The Scottish Government are in the process of developing new hate crime legislation. Following Lord Bracadale’s review of hate crime in Scotland, they have asked people to respond to a consultation on his proposals, which closes on Sunday, 24 February.

No one wants to live in a society which tolerates malicious speech or harassment, but nor do we want legislation that brands reasonable discussion or criticism of other views as hate”. In a survey of Evangelicals in the UK, we found that 84 per cent of respondents believe that freedom of speech needs greater protection as a fundamental British value.

In hate crime legislation in England and Wales, this protection takes the form of free speech clauses, which protect free expression to discuss or criticise other religions or lifestyles. Whilst not perfect, this has been successful in safeguarding free speech and debate while allowing action against malicious speech or harassment. We, therefore, believe that similar free speech defences would be needed in any new hate crime legislation in Scotland. 

Introduction to the consultation

Kieran Turner explains the consultation

The Evangelical Alliance public policy team will respond in detail to this consultation. As you may know, we have already been engaging with the Scottish Government over its recent poster campaign on hate crime. But, if you live in Scotland, we also want you to respond to the consultation, to highlight how important it is to make provision for freedom of speech.

We would particularly like you to respond to question 26 of the consultation, which asks whether there should be specific exemptions to new hate crime offences, to exclude expression of a contrary view from being defined as hate.

Please respond before the consultation closes on Sunday, 24 February, using your own words.

Question 26 Do you agree with Lord Bracadale’s recommendation that there should be a protection of freedom of expression provision for offences concerning the stirring up of hatred?” 

We recommend answering Yes”. You might want to consider the following points before you answer: 

Why is protection for freedom of speech important? 

  • Protecting free speech defends people’s right to say things that are controversial. As Lord Justice Sedley noted in a famous case: Free speech includes not only the inoffensive but the irritating, the contentious, the eccentric, the heretical, the unwelcome and the provocative, provided it does not tend to provoke violence. Freedom only to speak inoffensively is not worth having” [Redmond-Bate v DPP [2000] HRLR 249 at 260]. 

  • A key part of evangelical faith is the freedom to share that faith with others. The Evangelical Alliance published the Speak Up resource with the Lawyers’ Christian Fellowship, to highlight the freedoms we have in the UK to do this, and the ways in which we can do this well. But, for Evangelical Christians, freedom to speak does not just go to the heart of free expression, but freedom of religion as well, which explains the strong support for free speech mentioned in the poll above.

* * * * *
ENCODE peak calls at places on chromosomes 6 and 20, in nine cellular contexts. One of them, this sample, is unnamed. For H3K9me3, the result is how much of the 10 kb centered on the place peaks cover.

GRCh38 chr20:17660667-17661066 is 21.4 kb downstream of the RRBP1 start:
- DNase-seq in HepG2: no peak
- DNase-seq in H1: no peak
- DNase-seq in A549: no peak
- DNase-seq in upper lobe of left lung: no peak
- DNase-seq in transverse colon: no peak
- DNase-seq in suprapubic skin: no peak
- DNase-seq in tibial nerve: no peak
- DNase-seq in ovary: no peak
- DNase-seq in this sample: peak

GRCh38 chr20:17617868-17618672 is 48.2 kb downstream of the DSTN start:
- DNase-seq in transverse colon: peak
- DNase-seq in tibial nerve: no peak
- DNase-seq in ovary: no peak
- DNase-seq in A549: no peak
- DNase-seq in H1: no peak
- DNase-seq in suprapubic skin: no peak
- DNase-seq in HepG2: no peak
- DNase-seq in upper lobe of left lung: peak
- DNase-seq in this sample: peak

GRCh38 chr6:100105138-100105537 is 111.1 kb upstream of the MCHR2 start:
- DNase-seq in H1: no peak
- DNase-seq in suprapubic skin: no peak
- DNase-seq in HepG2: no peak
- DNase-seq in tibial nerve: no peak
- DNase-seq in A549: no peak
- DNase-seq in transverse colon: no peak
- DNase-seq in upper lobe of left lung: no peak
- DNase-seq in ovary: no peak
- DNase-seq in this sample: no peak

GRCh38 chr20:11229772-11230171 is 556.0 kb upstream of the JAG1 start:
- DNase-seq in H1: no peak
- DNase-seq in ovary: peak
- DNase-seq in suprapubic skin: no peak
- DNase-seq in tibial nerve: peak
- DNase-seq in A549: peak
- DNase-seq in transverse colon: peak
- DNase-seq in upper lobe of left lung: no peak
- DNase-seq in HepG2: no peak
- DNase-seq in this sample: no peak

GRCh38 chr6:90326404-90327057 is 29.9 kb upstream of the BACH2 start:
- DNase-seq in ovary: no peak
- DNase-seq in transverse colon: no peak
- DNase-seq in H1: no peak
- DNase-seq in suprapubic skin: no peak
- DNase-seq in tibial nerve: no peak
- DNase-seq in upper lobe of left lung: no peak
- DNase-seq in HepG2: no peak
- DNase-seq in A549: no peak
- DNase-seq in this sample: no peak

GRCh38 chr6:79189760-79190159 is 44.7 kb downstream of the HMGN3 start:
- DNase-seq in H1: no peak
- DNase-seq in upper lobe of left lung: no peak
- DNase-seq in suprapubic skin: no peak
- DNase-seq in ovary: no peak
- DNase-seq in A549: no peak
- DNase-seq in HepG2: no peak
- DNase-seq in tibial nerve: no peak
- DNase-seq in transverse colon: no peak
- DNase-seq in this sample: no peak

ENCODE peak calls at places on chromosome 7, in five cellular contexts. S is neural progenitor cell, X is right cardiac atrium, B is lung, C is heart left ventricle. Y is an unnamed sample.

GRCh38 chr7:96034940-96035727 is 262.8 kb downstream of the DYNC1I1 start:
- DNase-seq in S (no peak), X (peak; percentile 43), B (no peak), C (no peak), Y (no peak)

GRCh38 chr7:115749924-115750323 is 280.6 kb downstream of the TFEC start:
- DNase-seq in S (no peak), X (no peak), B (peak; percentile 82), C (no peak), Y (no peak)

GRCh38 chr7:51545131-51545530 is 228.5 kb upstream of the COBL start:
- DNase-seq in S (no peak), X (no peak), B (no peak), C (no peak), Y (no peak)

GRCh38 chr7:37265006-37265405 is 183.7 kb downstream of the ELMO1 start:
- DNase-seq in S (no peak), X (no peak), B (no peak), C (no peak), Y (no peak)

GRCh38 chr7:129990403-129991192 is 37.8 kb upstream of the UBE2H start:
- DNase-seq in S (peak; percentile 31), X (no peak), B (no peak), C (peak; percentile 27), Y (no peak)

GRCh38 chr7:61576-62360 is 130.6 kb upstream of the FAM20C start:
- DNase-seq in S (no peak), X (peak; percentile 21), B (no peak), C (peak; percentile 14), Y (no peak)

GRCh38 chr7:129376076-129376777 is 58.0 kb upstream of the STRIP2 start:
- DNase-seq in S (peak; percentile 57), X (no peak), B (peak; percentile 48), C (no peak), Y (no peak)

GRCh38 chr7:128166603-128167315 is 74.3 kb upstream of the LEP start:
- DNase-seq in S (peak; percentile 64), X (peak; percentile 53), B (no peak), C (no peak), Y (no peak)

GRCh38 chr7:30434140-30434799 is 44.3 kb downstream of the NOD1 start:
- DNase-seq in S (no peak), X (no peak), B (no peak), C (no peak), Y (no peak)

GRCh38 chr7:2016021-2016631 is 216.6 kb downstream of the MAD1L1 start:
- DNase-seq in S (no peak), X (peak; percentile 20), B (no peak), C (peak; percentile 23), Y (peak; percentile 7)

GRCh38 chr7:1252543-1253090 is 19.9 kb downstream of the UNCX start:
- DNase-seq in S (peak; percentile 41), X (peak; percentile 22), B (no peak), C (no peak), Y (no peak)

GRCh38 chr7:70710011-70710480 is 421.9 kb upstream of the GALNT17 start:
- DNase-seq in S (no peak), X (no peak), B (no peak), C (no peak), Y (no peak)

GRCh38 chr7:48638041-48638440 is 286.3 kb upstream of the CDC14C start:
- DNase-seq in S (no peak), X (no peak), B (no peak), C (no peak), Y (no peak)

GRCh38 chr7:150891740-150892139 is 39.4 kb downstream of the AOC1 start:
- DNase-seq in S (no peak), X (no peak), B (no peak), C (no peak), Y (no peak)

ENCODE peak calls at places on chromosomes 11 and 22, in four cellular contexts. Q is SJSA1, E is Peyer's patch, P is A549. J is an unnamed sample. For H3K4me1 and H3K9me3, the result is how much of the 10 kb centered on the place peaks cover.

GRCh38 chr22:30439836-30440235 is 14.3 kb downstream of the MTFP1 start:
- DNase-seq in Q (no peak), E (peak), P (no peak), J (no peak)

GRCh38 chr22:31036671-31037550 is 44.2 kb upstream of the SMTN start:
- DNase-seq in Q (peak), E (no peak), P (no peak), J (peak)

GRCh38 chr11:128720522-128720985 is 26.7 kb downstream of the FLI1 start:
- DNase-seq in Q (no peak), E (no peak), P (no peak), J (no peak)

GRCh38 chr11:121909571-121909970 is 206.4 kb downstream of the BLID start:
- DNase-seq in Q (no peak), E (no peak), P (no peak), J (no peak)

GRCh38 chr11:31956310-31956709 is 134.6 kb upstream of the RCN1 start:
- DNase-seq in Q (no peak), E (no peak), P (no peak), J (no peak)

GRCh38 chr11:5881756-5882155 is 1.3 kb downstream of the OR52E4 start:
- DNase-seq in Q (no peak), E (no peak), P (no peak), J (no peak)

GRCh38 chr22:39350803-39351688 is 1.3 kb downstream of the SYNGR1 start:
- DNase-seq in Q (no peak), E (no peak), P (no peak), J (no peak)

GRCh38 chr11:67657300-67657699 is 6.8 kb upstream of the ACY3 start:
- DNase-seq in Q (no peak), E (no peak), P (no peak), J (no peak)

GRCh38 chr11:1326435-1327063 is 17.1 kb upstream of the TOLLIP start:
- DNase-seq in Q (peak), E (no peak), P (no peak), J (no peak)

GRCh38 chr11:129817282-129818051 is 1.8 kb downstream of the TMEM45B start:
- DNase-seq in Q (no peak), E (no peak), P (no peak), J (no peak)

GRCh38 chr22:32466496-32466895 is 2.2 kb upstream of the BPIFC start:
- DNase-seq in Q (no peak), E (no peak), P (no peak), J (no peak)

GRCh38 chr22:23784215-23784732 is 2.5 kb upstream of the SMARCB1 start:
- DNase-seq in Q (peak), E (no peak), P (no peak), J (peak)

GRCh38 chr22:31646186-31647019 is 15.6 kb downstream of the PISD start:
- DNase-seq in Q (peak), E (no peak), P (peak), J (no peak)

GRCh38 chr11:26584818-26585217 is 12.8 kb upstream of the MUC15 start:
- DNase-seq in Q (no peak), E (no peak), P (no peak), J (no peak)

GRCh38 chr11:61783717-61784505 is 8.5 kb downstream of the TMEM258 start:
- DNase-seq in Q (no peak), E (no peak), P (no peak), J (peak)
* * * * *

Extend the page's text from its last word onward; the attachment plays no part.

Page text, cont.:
• The Government has already changed its definition of extremism, to clarify that respecting a person is not the same as respecting their beliefs (). This distinction is important, as an individual should be able to disagree strongly with someone’s views without disrespecting them personally. This should be reflected in hate-crime legislation which makes a clear distinction between hate directed at a person and strong disagreement with their views. 

  • Modern political debate is becoming increasingly polarised. This makes it likely that accusations of hate” will be misused more regularly, which could damage the reputation of measures designed to protect people from genuine harassment. To ensure such laws are applied accurately in future, we need rigorous free-speech defences in such laws.

What might these provisions look like?

  • Any offence of stirring up hatred on grounds of religion must allow people the right to discuss or criticise another religion, and persuade people to change religion. This could be defended with something similar to section 29J of the Public Order Act 1986 in England and Wales, which reads: Nothing in this Part shall be read or given effect in a way which prohibits or restricts discussion, criticism or expressions of antipathy, dislike, ridicule, insult or abuse of particular religions or the beliefs or practices of their adherents, or of any other belief system or the beliefs or practices of its adherents, or proselytising or urging adherents of a different religion or belief system to cease practicing their religion or belief system.” 
  • Any offence of stirring up hatred on grounds of sexual orientation must allow people the right to discuss and criticise sexual behaviour. In particular, it must also safeguard the right of religious communities to preach and live out their long-standing convictions on the definition of marriage as between one man and one woman. Such an exemption could be modelled on S29JA of the Public Order Act 1986 in England and Wales: The discussion or criticism of sexual conduct or practices or the urging of persons to refrain from or modify such conduct or practices shall not be taken of itself to be threatening or intended to stir up hatred. In this part, for the avoidance of doubt, any discussion or criticism of marriage which concerns the sex of the parties to marriage shall not be taken of itself to be threatening or intended to stir up hatred.”